See, when you first start out, the simplest things seem fucking cool. When Bala first described a case where a woman started losing her peripheral vision before her central vision, leading Bala to instantly diagnose a pituitary tumor, we all felt like part of an episode of House. And that was fucking cool.
But now, decreased peripheral vision would easily elicit a differential of a pituitary adenoma or a craniopharyngioma. Instantly. Not only that, most of us could give a differential of what kind of a pituitary adenoma to look for, what symptoms to ask for, etc. etc. All this has become standard. But do any of actually believe we have achieved some miniscule level of Bala-greatness? Not in the slightest. Often, we'll ascribe that to someone else. That wasn't D, that was V.
A few weeks ago, when a elderly gentleman collapsed on my American Airlines flight, I had to assess his slight chest pain and syncope. If you asked me to describe that episode in excruciating detail, I'd probably stammer and 5 minutes later, come up with a half-hearted differential. But I knew then. I knew to look for the deadly chest pains and keeping in mind that common things are common, that he was probably dehydrated and fatigued. But that was someone else. All I do is mostly eat and sleep and occasionally crack open a book. Who was that delivering babies and performing CPR or explaining the side effects of FOLFOX to the patient constantly in denial? When the need arises, he better be back. The fear is, that he might not.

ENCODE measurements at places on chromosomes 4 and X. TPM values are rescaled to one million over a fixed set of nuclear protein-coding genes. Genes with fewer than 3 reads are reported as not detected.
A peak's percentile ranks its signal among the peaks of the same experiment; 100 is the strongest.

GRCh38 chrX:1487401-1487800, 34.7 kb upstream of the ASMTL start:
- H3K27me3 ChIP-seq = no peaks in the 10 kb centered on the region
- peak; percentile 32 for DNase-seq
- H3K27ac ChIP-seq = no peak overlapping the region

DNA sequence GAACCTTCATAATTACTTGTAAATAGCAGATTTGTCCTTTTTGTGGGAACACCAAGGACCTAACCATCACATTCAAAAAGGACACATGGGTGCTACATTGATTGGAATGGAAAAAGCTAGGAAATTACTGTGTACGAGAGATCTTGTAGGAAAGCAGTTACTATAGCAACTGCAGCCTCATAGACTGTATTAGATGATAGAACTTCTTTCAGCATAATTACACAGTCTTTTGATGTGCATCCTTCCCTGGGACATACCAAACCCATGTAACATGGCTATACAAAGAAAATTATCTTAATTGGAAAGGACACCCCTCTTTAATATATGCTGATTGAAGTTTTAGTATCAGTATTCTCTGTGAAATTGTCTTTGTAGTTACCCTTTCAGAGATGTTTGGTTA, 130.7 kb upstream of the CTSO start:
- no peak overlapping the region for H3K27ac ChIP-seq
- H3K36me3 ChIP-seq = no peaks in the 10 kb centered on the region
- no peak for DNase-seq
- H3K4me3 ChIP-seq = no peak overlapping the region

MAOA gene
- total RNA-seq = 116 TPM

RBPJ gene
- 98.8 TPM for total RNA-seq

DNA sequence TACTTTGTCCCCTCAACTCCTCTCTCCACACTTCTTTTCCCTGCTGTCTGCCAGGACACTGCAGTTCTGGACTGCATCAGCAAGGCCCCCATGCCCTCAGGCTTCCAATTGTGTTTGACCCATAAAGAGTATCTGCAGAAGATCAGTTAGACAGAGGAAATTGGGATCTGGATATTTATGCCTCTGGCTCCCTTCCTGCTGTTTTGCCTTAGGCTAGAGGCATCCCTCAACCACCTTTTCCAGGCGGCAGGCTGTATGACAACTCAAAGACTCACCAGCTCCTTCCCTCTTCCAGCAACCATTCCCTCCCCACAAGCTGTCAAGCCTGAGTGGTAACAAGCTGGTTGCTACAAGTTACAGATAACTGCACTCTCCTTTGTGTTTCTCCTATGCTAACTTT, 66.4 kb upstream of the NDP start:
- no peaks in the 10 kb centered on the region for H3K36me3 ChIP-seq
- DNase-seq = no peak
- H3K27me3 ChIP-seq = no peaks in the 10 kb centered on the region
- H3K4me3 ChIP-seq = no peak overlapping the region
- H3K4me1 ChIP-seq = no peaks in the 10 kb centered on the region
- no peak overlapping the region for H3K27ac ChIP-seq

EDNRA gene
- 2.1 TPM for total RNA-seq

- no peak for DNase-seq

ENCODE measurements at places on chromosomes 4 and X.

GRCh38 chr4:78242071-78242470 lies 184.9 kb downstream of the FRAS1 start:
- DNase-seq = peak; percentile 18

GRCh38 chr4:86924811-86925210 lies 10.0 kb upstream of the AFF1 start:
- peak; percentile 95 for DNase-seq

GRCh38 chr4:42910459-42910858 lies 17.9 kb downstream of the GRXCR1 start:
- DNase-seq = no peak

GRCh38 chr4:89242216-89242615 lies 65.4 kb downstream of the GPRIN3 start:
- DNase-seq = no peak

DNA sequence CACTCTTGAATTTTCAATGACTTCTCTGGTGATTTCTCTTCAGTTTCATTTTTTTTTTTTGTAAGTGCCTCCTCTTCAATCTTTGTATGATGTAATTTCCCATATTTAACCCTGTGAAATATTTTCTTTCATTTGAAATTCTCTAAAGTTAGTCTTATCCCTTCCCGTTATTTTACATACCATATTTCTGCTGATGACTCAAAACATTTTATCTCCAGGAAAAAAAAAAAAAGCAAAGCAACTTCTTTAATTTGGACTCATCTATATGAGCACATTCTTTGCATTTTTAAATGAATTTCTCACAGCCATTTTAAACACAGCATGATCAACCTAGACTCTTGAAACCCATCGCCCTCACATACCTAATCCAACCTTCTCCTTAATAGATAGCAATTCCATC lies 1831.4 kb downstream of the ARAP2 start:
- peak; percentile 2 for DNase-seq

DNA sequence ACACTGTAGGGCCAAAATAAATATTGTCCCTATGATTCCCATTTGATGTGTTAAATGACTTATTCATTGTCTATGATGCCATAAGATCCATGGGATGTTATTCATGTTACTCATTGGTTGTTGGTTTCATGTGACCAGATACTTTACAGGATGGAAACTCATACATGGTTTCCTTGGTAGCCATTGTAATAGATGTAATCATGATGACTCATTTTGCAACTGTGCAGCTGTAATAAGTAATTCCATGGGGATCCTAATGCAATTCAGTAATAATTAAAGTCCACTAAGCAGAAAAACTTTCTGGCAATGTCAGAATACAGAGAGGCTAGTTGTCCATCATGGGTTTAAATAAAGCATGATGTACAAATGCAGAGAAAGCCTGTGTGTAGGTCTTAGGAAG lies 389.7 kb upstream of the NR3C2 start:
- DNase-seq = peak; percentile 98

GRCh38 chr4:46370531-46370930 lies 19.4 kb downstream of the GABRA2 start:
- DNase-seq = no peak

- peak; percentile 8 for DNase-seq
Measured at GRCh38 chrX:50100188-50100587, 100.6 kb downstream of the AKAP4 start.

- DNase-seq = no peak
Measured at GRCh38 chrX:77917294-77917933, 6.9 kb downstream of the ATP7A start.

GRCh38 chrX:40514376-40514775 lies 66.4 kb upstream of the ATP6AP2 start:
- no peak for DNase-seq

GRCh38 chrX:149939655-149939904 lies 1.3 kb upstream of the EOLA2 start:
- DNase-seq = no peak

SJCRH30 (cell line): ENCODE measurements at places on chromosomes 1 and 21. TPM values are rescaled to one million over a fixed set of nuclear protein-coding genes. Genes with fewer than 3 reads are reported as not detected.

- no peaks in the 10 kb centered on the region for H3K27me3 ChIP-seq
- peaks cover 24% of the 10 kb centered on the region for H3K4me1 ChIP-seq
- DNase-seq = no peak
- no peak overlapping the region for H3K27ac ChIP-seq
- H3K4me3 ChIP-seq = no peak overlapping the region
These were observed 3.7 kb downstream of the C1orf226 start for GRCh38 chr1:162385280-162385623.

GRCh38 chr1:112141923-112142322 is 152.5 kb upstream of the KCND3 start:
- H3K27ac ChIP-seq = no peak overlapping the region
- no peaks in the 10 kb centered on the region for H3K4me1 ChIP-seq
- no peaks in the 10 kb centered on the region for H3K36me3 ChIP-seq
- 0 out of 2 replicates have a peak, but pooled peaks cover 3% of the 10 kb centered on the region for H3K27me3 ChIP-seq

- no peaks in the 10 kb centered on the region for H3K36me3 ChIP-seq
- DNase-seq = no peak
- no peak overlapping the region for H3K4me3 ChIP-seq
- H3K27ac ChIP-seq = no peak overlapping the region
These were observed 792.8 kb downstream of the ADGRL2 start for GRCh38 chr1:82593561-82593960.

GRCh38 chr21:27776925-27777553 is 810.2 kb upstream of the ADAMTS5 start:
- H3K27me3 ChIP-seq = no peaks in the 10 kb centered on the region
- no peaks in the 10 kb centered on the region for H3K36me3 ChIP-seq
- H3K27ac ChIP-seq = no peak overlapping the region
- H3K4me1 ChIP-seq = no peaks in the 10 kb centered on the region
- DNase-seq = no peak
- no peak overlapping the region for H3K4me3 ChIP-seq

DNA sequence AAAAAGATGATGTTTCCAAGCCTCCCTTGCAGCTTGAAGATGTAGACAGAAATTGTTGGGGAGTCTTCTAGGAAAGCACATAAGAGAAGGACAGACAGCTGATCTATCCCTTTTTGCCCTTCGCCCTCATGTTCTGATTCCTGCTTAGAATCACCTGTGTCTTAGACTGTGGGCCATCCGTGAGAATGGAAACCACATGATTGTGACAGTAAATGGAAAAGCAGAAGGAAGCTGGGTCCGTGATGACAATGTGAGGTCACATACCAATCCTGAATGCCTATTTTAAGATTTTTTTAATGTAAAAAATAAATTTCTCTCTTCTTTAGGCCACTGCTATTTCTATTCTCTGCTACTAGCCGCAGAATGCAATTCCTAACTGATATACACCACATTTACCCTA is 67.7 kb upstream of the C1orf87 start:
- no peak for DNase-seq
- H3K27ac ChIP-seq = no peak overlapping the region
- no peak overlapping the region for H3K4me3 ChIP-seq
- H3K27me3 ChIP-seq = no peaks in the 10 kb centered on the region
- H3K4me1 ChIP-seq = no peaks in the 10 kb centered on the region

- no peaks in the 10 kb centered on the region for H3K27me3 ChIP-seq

Not the Attendings. They don't have multiple personalities or the fear. They've got this. The white whales flee at sighting an attending.
an attending physician (also known as an attending, or staff physician) is a physician who has completed residency and practices medicine in a clinic or hospital.
I guess? That definition is for the layman. 'Attending' means something else altogether.
And you always wonder if you'll actually ever get there. Even in middle age, you see yourself pilfering coffee and muffins and using silly mnemonics and stammering after every inquiry and running to UpToDate to look up everything.
But really, the point is, to never actually feel like you're there. One of Bala's favorite stories is the one about Type 1 diabetes, where upon administering exogenous insulin, a severely malnourished young boy regained his appetite and was back on the curve to good health. And you think, I could read, and listen to my patients, and not treat medicine like a game, I could be there.
Well, yes and no.